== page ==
Jeers: to being de-lighted. Here’s a cautionary tale from a driver returning from Corner Brook to St. John’s on the May 24th weekend: the driver says he was quite surprised by the number of camper-trailers he encountered where, in their haste to return to the big city, other drivers had neglected to connect the taillights of their campers to their vehicles. If you can’t be bothered to even hook up the lights, what about making sure the hitches are properly fastened? No brake lights and no indicators is a clear hazard all on its own. Next time you’re on the road, take the time to do it right. That’s a little bit of enlightenment.
Cheers: to a review worth doing. The provincial government has announced it’s hiring a consultant to do an external review of the province’s ambulance system. That’s a bit of proactive work, for sure. The review will look at everything from current standards and program delivery to making plans for future operational changes. With an aging population and other changes in demographics, (not to mention changing technology) it’s a good step to be making. Health Minister Susan Sullivan, from the release announcing the review: “Our government acknowledges that access to quality ambulance services is particularly important in rural and remote areas of the province. This review will help us collect information, analyze the data and identify areas within the entire ambulance program that can be enhanced or better utilized.” Absolutely true.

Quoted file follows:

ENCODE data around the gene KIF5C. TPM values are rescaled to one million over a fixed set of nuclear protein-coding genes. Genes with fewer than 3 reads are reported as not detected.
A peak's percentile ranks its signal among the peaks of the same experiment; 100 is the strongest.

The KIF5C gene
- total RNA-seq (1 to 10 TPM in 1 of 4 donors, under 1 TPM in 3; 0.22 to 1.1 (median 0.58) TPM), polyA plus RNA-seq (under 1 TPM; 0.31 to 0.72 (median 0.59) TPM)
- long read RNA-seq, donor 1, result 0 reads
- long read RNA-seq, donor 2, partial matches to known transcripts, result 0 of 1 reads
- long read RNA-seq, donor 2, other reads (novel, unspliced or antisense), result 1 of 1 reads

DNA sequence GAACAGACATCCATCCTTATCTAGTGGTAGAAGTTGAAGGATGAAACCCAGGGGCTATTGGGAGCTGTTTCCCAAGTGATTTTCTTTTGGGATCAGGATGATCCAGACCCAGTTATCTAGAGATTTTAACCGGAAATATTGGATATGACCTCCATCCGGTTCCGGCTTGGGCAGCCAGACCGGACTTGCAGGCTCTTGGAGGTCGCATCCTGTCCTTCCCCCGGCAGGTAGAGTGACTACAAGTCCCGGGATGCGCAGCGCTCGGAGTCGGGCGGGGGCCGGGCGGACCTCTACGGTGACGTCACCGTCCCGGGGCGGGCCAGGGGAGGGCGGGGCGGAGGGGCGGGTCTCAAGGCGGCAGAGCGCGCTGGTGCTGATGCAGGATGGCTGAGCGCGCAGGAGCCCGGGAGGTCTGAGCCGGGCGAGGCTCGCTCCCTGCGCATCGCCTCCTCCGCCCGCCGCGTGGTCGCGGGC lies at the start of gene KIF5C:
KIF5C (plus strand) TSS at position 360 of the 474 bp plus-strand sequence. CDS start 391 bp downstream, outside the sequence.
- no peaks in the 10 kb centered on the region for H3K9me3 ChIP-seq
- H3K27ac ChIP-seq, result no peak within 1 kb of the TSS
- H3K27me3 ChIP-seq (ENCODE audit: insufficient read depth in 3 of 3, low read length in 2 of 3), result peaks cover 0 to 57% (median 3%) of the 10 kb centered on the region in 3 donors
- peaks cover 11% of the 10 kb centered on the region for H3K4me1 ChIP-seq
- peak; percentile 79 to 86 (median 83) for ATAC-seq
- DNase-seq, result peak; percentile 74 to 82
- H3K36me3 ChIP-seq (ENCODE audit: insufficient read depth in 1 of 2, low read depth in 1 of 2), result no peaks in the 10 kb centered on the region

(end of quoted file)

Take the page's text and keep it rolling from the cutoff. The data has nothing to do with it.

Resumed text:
Jeers: to changing stories. First, the provincial government said there was no point in having an inquiry into the death of Burton Winters unless the federal government was willing to co-operate. Now the federal government— through Peter Penashue — has said that it is willing to co-operate and the provincial government is now saying there’s no need for an inquiry because the released letters between the federal and provincial governments spell out everything that happened. It is an interesting double-standard: in the past, there have been judicial inquiries on issues as seemingly straightforward as a drowning in a hotel pool. Why? To establish what happened in a particular incident, and to provide recommendations to ensure the same problems don’t reoccur. Here’s how Premier Kathy Dunderdale sees the current situation: “Inquiries have served Newfoundlanders and Labradorians well on very specific issues … But not every issue requires an inquiry.” So why does this issue not require an inquiry, and how do we know that the issues in this case — which the province blames on the feds, and the feds blame on the province — will be properly addressed? Wouldn’t it be a help to have an independent party establish just where the problems actually are? Because the finger-pointers certainly haven’t established that yet.